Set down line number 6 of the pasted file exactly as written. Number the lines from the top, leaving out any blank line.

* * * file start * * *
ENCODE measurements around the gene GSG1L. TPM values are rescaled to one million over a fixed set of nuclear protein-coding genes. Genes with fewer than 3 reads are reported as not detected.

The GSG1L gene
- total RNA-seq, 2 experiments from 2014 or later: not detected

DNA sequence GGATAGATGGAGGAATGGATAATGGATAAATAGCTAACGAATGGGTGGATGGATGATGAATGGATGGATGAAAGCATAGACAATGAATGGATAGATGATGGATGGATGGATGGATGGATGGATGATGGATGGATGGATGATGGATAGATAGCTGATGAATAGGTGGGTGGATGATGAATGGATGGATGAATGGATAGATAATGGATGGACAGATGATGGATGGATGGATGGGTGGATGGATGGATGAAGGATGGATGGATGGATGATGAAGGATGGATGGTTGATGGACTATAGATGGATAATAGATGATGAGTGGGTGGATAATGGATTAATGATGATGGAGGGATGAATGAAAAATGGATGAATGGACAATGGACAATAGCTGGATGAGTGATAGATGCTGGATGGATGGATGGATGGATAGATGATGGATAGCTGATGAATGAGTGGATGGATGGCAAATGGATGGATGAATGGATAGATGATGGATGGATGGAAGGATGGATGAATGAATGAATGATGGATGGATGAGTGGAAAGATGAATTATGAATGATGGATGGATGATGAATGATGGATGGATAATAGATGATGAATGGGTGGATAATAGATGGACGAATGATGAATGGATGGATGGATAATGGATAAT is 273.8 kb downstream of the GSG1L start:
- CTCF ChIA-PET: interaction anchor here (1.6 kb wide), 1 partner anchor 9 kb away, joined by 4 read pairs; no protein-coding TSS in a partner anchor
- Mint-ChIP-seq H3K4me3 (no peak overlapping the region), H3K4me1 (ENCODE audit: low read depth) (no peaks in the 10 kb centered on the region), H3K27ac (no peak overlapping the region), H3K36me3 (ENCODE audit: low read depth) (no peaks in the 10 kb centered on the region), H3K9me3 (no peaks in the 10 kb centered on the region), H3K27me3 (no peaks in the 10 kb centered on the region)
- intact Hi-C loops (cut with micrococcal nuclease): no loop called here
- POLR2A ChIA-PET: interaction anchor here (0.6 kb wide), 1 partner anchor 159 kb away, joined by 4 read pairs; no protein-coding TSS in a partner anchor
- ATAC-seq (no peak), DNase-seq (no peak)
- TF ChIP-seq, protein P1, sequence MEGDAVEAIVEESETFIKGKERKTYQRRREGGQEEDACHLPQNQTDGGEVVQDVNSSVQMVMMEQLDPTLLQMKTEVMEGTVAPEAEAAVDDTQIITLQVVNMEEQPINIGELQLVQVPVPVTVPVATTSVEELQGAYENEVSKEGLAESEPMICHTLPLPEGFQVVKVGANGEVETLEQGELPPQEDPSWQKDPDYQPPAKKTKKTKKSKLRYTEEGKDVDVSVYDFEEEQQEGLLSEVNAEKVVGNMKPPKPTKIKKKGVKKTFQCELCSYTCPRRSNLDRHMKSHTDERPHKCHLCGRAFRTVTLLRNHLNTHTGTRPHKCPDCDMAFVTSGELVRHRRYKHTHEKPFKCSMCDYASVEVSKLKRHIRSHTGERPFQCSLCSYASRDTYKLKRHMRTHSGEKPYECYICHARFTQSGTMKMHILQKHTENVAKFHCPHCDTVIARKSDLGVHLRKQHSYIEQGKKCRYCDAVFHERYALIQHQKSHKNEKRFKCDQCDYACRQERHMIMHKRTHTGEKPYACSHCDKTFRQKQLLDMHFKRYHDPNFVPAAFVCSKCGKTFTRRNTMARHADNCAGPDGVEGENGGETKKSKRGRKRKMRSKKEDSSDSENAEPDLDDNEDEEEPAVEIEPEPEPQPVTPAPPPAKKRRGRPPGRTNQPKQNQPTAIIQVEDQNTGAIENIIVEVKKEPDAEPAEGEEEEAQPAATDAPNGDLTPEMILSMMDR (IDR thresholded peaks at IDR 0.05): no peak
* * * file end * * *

- Mint-ChIP-seq H3K4me3 (no peak overlapping the region), H3K4me1 (ENCODE audit: low read depth) (no peaks in the 10 kb centered on the region), H3K27ac (no peak overlapping the region), H3K36me3 (ENCODE audit: low read depth) (no peaks in the 10 kb centered on the region), H3K9me3 (no peaks in the 10 kb centered on the region), H3K27me3 (no peaks in the 10 kb centered on the region)